Most attention on government communications funding has focused on how to award $7.2 billion for broadband by the Commerce and Agriculture Departments as part of the economic stimulus bill. But the FCC's universal service fund (USF) has been awarding nearly that much every year for many years. A consensus is emerging that, to a greater or lesser extent, the wrong people are paying into USF. And the wrong entities are receiving too much money for mostly the wrong services.

Federal USF is funded by a levy, called the contribution factor, imposed on charges for long distance calling. It is currently 12.3 per cent of a customer's long distance bill. USF goes mainly to small rural telephone companies (telcos), ostensibly to pay for the upkeep of expensive service lines to households in low density rural areas. It also goes to large phone companies like AT&T and Verizon to fund their rural customers, under a complicated formula that's bounced in and out of court. By April 2010 the FCC must file with the court its third try to divvy these funds among nonrural telcos.

Much has changed since the current system, adopted as part of the 1996 Act, was put into effect. Then, Congress anticipated a robust long distance market. After all, the 1996 Act's big benefit for the Bell companies was the right to enter into long distance if certain regulatory criteria were met. But technology, and competition from substitutes like Skype and e-mail, have reduced long distance revenues and led to an unsustainable upward projection in the contribution factor.

Another unanticipated outcome: cable VoIP service (and over-the-top broadband voice services like Vonage) have upended the assumption that companies serving rural areas need a subsidy or else affordable phone service would cease. If a cable operator offers service (without any USF support), why should long distance customers continue to subsidize the incumbent competitor? Add to that wireless companies that have entered even the remotest parts of the country without the promise of subsidy. The cable trade association estimates over $1 billion in high-cost support goes to rural LECs and other eligible telecommunications carriers (like wireless under a me-too principle) in areas with extensive facilities-based competition.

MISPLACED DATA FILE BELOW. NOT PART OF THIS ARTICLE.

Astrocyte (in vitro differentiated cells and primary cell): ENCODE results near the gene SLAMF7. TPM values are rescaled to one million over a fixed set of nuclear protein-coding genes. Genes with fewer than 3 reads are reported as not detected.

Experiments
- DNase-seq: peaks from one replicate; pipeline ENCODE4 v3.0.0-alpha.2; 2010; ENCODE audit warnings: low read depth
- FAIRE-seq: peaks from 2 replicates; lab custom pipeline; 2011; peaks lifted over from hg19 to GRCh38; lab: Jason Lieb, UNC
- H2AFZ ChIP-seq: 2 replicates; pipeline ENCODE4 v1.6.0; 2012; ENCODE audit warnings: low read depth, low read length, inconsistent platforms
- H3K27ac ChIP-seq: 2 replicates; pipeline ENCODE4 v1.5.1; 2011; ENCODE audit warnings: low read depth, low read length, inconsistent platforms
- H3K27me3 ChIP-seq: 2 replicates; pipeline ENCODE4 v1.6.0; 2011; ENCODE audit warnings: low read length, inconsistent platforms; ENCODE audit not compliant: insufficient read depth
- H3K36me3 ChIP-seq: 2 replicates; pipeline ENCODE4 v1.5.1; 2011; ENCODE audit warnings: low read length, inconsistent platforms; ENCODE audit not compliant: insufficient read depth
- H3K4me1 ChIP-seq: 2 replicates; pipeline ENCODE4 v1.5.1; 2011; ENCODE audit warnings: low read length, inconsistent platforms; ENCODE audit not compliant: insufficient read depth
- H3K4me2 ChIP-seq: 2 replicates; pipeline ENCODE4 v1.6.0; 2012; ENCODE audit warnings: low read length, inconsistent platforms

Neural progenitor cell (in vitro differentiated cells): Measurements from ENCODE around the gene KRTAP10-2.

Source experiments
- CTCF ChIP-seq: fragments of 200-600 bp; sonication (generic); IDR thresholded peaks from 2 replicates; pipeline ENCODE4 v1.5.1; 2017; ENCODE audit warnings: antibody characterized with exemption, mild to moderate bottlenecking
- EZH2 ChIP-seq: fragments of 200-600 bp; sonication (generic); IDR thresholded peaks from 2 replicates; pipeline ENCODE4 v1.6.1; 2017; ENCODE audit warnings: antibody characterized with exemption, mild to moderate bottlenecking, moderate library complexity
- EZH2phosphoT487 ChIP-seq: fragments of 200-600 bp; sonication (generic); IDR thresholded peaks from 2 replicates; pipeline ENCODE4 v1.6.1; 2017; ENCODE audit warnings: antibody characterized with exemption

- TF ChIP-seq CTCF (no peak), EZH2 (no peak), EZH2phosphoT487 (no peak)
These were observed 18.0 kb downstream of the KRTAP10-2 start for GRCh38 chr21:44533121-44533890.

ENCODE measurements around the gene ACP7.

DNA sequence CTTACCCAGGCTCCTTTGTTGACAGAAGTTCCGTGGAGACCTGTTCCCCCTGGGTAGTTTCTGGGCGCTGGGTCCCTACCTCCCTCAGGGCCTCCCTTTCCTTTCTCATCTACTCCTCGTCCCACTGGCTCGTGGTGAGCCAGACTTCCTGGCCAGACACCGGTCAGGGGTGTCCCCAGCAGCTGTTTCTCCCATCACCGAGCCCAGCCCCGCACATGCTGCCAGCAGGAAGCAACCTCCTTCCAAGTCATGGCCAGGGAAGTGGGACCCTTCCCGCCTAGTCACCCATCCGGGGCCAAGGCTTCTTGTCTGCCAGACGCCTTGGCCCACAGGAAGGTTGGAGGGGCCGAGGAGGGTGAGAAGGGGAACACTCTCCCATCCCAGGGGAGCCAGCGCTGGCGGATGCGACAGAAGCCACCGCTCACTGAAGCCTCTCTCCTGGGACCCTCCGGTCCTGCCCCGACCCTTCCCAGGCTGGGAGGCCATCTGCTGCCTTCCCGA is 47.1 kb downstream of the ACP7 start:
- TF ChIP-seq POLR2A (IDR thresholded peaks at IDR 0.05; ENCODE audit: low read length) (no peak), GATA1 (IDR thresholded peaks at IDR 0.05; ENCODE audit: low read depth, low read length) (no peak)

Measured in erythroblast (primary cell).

Another fissure: AT&T and Verizon among other non-rural companies have had prices deregulated by their state commissions. With deregulation goes the assumption that government regulators don't need to worry about how much is charged or the cost of that service. (Hogan & Hartson made this point in a FCC filing for the Mississippi Cable & Telecommunications Association last summer). Yet those companies still receive $1 billion in USF support in these deregulated states.

Finally, nearly all parties (except some small rural telcos) favor migrating USF to provide broadband to low income customers. Voice service is seen as one application of mobile and fixed broadband rather than a separately funded service or USF's primary focus.

How will Washington reposition USF? Cong. Rick Boucher, longtime Democrat from rural Virginia who heads the House Communications, Technology and the Internet Subcommittee, introduced (along with Rep. Lee Terry, Nebraska) a USF reform bill in November 2009 that aims to refocus USF to broadband in ways that have fairly broad buy-in from stakeholders.

The FCC's National Broadband Plan inquiry, meanwhile, raise USF reform broadly. That Plan is due in February 2010. The FCC has separately also put out for comment a cable industry proposal to reduce funds to rural telcos and redirect it to broadband for low income.

In Washington it is easier to slow or stop a proposal than to bring it across the finish line. 2010 may be the year that sees the current USF scheme - both as it its funding source and its distribution scheme - dissolve. If so, the policy consensus to extend broadband to low income residences will be the catalyst.